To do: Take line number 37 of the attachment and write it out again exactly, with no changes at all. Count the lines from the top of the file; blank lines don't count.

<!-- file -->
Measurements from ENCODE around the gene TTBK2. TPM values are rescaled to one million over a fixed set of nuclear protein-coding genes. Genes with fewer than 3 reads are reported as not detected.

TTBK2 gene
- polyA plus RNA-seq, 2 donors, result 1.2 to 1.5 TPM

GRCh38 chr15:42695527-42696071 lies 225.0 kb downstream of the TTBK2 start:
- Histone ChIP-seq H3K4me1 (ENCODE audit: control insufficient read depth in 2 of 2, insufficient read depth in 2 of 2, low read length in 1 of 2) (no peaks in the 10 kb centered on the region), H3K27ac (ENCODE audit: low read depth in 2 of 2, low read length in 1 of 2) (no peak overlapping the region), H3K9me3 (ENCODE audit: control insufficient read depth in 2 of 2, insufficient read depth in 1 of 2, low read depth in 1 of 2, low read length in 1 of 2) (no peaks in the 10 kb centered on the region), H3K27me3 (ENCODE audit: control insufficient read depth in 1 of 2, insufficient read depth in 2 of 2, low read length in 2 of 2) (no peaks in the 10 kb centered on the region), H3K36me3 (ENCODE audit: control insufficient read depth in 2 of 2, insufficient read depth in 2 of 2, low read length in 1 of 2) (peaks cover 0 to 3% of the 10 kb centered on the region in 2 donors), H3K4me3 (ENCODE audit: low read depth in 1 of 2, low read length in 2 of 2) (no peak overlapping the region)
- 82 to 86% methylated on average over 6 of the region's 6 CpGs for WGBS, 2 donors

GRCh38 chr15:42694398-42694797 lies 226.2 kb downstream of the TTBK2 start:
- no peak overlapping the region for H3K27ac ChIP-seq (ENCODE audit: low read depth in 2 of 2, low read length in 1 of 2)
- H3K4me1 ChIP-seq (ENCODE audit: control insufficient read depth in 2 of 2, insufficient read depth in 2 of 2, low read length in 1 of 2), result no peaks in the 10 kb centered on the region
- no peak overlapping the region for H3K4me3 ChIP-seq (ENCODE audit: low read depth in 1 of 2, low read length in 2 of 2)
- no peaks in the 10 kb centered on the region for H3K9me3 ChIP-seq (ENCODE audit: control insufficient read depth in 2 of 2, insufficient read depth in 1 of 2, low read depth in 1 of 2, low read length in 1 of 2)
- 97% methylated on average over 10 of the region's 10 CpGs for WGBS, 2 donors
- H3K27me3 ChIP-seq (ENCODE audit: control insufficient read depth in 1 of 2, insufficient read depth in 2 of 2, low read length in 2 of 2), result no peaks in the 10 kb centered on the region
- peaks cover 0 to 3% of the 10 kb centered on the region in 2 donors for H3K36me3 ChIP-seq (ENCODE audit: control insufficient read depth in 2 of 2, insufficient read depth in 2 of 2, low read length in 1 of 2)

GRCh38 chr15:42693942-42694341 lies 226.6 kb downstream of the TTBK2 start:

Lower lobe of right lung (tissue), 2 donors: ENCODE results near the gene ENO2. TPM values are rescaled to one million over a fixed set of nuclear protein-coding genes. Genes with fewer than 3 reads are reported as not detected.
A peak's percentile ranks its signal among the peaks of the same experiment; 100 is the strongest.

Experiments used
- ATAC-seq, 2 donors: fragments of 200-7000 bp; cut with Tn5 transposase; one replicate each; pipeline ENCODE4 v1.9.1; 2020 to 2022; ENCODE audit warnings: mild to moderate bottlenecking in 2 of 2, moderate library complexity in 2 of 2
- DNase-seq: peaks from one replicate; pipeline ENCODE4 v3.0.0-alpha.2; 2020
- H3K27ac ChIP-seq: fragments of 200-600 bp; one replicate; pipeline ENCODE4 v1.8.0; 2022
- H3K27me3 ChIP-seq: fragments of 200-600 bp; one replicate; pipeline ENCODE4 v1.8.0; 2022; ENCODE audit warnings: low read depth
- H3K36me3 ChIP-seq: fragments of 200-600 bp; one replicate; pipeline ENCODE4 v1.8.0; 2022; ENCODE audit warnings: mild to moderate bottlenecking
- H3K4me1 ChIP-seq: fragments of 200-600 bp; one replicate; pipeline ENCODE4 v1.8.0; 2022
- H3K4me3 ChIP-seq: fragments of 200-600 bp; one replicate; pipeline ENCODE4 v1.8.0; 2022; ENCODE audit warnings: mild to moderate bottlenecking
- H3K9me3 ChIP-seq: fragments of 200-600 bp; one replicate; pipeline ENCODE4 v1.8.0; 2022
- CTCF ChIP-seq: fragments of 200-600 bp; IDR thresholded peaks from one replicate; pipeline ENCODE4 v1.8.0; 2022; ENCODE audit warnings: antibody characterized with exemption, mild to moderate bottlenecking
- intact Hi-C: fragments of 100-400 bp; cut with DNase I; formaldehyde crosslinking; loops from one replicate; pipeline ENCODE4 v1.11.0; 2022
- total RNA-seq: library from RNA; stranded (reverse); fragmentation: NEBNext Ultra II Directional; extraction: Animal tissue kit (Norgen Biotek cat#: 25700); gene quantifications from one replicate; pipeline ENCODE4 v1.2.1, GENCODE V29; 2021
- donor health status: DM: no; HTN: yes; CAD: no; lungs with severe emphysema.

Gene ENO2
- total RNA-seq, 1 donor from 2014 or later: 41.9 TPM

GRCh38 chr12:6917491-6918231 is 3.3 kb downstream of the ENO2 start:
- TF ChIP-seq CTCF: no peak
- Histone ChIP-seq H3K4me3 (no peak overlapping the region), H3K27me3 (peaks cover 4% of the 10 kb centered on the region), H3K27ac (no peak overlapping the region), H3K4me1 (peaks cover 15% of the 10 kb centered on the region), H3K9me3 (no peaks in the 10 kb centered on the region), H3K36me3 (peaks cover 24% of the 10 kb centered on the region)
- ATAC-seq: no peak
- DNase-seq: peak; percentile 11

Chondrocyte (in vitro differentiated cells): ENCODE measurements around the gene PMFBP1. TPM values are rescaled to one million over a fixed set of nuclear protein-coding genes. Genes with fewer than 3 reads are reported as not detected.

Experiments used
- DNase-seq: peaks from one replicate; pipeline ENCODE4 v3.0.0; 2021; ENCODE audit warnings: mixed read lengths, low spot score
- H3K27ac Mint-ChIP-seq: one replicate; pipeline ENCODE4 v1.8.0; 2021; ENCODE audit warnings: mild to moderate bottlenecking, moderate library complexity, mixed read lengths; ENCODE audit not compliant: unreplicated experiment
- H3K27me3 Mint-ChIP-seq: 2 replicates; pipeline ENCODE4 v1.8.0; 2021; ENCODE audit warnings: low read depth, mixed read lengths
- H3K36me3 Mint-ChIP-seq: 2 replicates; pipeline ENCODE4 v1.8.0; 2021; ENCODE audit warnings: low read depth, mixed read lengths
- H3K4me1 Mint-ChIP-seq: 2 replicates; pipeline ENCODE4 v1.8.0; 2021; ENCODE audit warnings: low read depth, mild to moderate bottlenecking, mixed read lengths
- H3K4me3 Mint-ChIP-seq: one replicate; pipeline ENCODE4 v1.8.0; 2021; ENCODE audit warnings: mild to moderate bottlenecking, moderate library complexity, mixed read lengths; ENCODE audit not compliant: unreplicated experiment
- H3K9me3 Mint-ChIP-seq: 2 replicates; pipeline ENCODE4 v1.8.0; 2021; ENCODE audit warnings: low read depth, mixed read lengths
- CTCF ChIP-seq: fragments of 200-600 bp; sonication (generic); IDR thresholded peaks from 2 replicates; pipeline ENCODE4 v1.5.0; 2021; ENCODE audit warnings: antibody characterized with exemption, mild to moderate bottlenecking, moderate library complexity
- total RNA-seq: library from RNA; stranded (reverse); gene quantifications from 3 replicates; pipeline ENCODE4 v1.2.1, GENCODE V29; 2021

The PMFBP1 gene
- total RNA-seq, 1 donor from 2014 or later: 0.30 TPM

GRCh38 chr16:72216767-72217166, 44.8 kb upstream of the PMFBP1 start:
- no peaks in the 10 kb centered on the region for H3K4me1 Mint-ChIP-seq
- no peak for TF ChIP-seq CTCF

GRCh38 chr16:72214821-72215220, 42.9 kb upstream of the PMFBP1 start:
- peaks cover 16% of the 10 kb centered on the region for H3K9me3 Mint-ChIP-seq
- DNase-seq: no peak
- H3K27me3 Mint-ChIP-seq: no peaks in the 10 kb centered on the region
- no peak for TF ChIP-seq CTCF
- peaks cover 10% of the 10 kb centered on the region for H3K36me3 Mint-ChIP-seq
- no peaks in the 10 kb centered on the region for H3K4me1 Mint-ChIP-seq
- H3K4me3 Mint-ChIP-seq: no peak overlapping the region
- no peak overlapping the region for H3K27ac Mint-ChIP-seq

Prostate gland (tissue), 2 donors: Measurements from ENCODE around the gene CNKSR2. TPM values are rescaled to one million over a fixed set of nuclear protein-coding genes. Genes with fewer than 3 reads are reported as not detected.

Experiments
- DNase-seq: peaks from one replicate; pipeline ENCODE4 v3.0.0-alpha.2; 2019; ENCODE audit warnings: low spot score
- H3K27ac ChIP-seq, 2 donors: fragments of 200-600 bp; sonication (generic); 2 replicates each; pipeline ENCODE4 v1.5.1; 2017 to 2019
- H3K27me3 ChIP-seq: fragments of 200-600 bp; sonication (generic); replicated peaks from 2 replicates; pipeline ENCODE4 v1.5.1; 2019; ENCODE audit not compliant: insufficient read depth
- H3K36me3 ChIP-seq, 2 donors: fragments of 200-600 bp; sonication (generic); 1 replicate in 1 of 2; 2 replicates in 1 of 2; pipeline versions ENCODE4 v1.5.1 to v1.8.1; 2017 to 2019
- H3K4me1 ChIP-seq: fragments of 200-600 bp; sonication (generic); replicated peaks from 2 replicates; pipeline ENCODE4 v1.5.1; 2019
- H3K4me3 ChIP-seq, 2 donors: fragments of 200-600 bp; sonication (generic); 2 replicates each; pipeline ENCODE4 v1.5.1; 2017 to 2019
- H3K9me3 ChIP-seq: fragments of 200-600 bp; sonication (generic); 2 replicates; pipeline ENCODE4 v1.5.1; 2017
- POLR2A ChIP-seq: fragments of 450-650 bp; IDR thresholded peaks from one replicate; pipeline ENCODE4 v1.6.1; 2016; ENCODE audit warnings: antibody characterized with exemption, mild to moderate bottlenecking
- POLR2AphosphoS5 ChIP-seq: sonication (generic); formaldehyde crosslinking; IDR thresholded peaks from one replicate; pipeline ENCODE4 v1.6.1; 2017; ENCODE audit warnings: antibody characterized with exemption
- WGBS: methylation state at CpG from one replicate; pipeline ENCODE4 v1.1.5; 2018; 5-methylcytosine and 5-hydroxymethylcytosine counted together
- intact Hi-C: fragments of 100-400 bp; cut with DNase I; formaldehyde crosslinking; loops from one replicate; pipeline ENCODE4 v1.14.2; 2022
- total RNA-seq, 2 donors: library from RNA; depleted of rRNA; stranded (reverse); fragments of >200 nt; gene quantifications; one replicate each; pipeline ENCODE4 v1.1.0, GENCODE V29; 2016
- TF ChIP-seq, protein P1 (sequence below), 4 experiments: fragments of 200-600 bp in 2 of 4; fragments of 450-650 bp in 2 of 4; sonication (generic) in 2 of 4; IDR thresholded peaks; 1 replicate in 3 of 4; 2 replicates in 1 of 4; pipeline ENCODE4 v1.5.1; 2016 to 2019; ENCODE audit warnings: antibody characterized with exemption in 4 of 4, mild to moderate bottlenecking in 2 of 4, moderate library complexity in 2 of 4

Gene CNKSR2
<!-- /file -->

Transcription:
- DNase-seq: peak; percentile 11